Sponsoring Olimpia Ferrari’s Solo Exhibition “Metrochip-Microcity” at the Pastificio Cerere
Project location: ITALY, Rome
Project start date: April 2007 - Project end date: May 2007
Project number: 2007-00
Beneficiary: Fondazione Pastificio Cerere Onlus
Founded in 1905, the Pastificio Cerere was born as a bakery industry but after its shutting down in the sixties, the building has been abandoned until a group of artist decided to live and work there. It became famous in the seventies as a sort of roman "SOHO".
Pastificio Cerere has become over time a milestone in contemporary art thanks to the artists belonging to the school called "Scuola Romana di San Lorenzo" or "Gruppo di San Lorenzo" and on the other side with a new wave of young artists who reside and work in the building.
The scope of the Pastificio Cerere Foundation, which was created in May 2004, is to combine those two realities and to sustain the art evolution. The foundation is a no-profit organization which has as its main scope the promotion of the contemporary art and the development of relationship, partnership with other private and public institutions with the same purposes operating in Italy and abroad.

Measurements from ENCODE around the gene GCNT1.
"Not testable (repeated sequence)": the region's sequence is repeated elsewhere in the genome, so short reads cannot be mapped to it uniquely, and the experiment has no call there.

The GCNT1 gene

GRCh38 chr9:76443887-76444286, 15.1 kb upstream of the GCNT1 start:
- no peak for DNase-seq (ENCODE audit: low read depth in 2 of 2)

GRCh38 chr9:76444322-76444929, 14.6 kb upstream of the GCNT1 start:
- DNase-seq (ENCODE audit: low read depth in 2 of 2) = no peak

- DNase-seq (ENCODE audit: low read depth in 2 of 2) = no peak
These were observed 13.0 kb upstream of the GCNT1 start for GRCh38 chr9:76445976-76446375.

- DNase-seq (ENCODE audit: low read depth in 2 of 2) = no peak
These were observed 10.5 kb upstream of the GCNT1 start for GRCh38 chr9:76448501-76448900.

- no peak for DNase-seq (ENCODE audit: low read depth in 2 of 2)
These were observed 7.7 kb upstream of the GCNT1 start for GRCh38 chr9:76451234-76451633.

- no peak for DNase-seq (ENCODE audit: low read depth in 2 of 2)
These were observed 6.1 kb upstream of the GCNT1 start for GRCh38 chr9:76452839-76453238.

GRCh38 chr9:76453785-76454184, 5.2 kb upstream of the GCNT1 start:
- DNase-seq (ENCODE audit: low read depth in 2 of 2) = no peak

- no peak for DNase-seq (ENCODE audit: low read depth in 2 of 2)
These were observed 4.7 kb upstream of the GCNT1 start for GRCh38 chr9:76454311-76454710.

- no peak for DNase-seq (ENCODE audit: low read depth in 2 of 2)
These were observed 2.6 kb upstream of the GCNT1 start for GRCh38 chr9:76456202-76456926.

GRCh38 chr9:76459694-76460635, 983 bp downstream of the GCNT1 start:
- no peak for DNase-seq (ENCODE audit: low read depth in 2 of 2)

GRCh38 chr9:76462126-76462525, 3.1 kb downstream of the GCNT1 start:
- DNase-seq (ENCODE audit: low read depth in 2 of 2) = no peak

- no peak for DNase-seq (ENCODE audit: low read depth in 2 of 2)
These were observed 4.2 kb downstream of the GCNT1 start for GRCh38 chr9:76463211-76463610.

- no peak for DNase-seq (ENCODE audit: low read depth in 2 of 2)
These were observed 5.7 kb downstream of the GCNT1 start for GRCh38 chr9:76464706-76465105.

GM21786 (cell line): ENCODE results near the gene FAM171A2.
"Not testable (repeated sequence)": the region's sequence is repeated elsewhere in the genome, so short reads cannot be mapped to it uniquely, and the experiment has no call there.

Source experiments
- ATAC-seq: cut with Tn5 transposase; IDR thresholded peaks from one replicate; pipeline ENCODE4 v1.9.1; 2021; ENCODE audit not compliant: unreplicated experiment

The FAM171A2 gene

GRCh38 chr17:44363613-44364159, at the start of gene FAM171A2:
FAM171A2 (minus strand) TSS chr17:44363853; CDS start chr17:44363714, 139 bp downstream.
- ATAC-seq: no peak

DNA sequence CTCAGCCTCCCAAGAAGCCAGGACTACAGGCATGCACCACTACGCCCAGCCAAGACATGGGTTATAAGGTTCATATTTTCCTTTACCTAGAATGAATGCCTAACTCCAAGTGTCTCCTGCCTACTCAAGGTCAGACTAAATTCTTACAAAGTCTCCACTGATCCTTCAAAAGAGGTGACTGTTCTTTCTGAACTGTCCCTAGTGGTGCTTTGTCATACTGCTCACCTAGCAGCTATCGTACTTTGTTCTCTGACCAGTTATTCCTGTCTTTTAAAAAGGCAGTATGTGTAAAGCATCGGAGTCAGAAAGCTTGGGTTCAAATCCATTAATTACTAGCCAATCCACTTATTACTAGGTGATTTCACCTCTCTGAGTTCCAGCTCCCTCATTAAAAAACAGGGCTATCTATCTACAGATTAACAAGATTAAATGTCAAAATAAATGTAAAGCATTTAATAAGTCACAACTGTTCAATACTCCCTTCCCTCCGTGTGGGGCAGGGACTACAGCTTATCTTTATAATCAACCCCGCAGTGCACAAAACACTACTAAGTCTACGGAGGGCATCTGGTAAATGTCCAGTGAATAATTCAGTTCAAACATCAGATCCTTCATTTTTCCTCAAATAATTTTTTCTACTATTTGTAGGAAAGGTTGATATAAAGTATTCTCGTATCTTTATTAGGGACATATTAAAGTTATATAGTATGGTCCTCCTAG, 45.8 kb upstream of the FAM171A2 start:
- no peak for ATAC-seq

In the work of Olimpia Ferrari "there is a clear trend toward abstraction, but an abstraction that tends toward decoration, in which decoration is the central element of the work. This was true for the interiors of Eduard Vuillard, in which the inhabitants of these spaces are absorbed by the walls, while the play of wallpaper patterns seems to invade their clothes and even themselves".
"The lives of urban people unfold on the one hand amid the architecture of their cities - the spaces within which their bodies move - and on the other, in miniature, inside the equally complex mechanisms of microchips, within which their ideas, communications, and cultural exchanges move.
These displacements show that architectural elements are linked to computer components not just by a conceptual similarity but also by an aesthetic resemblance.
Buildings, windows, streets, neighborhoods, integrated circuits and interconnecting layers are all three-dimensional forms projected by the human brain in order to circulate energy.
Despite the fact that their physical dimensions make them polar opposites.
Macro- and micro-architecture both involve processes that stem from the human intellect. One of these is to build, through logic, places where digital, electric, or human connections have to reach faster and faster speeds in smaller and smaller spaces.
Whether they be cities, computers, or cell phones.
Space is an element that tends to shrink in microprocessors and that disappears in metropolises: the concrete space and the mental space."